UK imposes first sanctions targeting ships breaching Russian oil restrictions

Russian President Putin attends St. Petersburg International Economic Forum

LONDON (Reuters) -Britain on Thursday imposed its first sanctions targeting vessels in Russian President Vladimir Putin’s "shadow fleet" that it said was used to circumvent Western sanctions on the trade in Russian oil.

The action, part of 50 new sanctions and co-ordinated with G7 partners, also targeted suppliers of munitions, machine tools, microelectronics, and logistics to Russia’s military, including entities based in China, Israel, Kyrgyzstan and Turkey, the government said.

"Today’s action includes the UK’s first sanctions targeting vessels in Putin’s shadow fleet, used by Russia to circumvent UK and G7 sanctions and continue unfettered trade in Russian oil," a government statement said.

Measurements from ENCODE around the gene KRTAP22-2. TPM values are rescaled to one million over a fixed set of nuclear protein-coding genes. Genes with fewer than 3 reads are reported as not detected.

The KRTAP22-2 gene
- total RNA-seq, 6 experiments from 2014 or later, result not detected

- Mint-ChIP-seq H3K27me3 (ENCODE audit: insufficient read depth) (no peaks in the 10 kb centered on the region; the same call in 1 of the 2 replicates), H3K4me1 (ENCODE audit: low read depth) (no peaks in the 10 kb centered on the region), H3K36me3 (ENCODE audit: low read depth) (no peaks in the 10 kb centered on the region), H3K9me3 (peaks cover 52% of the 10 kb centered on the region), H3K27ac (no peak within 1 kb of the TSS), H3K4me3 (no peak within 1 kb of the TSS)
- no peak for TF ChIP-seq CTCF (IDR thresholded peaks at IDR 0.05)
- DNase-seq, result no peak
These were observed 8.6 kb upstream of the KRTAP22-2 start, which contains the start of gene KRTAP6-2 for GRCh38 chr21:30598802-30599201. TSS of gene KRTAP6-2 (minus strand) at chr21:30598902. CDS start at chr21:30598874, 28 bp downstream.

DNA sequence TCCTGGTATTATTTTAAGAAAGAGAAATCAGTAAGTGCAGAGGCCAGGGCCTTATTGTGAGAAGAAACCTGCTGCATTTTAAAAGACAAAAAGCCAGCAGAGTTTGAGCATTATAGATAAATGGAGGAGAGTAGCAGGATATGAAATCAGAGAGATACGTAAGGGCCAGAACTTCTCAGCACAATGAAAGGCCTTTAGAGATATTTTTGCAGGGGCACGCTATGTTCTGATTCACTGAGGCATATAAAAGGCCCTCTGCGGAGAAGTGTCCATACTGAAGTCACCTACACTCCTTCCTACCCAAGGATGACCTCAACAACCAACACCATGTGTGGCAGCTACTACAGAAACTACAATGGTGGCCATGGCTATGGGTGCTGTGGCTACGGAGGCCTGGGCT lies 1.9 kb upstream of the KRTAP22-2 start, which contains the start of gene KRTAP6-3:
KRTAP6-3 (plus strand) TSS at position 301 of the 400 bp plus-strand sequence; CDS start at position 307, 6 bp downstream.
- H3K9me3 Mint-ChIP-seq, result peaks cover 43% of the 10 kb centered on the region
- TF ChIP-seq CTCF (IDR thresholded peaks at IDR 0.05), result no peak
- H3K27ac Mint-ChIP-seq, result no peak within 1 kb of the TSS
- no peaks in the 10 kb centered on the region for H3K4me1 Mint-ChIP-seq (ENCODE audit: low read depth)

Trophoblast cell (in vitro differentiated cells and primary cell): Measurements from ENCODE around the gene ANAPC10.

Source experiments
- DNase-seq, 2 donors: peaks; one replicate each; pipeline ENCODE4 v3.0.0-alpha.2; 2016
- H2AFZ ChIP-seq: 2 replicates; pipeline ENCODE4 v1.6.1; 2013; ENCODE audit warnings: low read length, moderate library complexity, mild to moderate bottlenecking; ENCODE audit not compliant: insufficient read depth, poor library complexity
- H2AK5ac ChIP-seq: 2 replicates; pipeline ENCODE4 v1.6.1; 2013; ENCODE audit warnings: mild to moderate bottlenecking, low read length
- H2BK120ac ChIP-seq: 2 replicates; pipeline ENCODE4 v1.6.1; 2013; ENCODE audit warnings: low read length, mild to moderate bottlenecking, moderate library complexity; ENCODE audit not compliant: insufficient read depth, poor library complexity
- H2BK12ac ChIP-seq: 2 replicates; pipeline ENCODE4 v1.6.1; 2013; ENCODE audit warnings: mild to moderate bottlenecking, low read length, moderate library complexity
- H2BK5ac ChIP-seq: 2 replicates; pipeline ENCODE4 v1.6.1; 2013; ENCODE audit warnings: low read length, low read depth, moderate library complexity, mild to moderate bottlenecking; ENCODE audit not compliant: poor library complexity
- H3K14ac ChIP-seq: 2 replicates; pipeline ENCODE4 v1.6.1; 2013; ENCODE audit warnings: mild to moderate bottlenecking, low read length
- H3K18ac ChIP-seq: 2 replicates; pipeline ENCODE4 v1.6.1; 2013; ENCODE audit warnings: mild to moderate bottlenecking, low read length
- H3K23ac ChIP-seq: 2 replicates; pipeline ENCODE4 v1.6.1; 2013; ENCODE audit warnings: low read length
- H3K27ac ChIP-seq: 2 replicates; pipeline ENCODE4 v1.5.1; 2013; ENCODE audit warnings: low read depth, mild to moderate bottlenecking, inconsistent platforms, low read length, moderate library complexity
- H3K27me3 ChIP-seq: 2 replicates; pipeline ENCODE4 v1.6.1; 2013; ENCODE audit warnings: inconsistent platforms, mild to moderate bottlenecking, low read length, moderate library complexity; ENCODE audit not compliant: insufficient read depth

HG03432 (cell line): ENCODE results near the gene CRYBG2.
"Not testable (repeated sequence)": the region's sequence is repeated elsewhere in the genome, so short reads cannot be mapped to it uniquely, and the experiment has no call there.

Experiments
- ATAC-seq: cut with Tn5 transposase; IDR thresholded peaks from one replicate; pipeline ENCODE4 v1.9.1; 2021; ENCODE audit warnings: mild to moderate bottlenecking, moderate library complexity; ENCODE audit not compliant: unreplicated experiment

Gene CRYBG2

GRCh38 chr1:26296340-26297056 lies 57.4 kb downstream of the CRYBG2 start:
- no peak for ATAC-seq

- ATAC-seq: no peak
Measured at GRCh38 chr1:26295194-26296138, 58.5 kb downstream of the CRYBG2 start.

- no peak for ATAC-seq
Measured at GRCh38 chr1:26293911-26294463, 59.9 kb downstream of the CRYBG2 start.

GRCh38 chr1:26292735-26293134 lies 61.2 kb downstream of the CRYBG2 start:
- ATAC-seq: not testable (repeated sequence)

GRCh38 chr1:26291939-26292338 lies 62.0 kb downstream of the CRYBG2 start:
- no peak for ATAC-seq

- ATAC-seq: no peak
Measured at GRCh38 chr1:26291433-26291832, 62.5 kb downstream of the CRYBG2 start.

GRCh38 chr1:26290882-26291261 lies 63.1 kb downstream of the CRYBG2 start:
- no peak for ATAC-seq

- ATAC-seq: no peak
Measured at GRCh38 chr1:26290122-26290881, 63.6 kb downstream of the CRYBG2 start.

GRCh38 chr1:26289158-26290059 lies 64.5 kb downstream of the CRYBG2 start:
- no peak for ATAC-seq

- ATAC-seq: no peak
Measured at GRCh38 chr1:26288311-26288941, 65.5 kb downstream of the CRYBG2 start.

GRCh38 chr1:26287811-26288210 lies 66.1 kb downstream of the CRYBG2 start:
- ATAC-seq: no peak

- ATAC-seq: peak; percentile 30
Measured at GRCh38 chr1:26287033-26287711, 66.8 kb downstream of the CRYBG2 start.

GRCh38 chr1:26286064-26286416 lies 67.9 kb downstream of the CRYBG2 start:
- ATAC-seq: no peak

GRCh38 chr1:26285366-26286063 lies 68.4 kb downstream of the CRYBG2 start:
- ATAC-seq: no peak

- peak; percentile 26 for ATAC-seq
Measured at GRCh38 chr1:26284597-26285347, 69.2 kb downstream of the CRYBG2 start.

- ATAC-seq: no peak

Britain also sanctioned Russia's leading financial marketplace, the Moscow Exchange, saying it had obtained a benefit from or supported the Kremlin "by carrying on business in a sector of strategic significance."

On Wednesday, U.S. sanctions against the same institution forced an immediate suspension of trading in dollars and euros on its leading financial marketplace.

"Today we are once more ramping up economic pressure through sanctions to bear down on Russia’s ability to fund its war machine," Prime Minister Rishi Sunak, who is at the meeting of the Group of Seven (G7) major democracies in Italy, said in the statement.

"Putin must lose, and cutting off his ability to fund a prolonged conflict is absolutely vital."

As the annual summit of the G7 nations gets underway, Britain also committed to providing 242 million pounds ($308.99 million) in bilateral assistance to Ukraine to support its immediate humanitarian, energy and stabilisation needs.

The G7 leaders are expected to announce the outline of a multi-year loan using profits from the impounded Russian funds, which legal experts will then finalise with the aim of raising cash by the end of the year.

($1 = 0.7832 pounds)

(Reporting by Muvija M; editing by William James)